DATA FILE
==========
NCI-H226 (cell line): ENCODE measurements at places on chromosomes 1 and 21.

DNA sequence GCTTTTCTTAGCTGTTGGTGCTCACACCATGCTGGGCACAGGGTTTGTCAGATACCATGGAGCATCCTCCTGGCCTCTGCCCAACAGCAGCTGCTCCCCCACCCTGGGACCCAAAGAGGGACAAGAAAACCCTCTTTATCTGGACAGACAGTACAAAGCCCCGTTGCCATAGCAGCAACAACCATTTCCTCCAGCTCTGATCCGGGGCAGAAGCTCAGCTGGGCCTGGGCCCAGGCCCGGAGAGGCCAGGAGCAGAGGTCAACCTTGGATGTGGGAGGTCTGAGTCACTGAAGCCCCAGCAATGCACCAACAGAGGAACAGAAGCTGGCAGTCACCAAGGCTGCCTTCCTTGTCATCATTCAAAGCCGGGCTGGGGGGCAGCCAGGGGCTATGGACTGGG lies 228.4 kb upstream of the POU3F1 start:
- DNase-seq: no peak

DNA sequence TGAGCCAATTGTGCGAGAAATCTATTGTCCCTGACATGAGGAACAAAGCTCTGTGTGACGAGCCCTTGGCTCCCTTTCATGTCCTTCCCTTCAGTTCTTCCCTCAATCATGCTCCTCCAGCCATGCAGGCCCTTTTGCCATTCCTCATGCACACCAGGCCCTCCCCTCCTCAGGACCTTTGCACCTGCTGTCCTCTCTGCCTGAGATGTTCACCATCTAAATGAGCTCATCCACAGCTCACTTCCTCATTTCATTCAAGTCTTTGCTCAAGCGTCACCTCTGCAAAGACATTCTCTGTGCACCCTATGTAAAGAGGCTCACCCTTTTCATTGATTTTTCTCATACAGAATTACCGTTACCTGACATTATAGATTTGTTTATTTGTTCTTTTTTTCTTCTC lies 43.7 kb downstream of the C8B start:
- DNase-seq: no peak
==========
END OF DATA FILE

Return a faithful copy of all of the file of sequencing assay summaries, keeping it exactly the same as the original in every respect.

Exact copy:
NCI-H226 (cell line): ENCODE measurements at places on chromosomes 1 and 21.

DNA sequence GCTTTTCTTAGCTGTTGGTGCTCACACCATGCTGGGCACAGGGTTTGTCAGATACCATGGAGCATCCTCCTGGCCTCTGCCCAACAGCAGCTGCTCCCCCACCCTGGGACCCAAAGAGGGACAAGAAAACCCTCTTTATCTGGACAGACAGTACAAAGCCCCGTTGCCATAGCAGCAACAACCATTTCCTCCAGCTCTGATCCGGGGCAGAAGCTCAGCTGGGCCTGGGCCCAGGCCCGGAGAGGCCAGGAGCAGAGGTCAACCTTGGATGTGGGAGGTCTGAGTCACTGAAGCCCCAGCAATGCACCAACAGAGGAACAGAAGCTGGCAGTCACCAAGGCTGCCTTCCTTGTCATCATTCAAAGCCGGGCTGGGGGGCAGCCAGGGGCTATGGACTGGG lies 228.4 kb upstream of the POU3F1 start:
- DNase-seq: no peak

DNA sequence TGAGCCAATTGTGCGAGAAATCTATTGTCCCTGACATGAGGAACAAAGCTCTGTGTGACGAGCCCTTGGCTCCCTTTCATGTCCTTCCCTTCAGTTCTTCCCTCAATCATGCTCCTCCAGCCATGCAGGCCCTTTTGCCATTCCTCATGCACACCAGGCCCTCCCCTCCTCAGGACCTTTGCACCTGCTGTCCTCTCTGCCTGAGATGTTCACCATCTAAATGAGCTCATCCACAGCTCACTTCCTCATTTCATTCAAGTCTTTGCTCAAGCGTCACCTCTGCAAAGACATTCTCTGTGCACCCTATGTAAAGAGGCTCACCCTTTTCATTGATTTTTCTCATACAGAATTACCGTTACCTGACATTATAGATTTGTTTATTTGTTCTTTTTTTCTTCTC lies 43.7 kb downstream of the C8B start:
- DNase-seq: no peak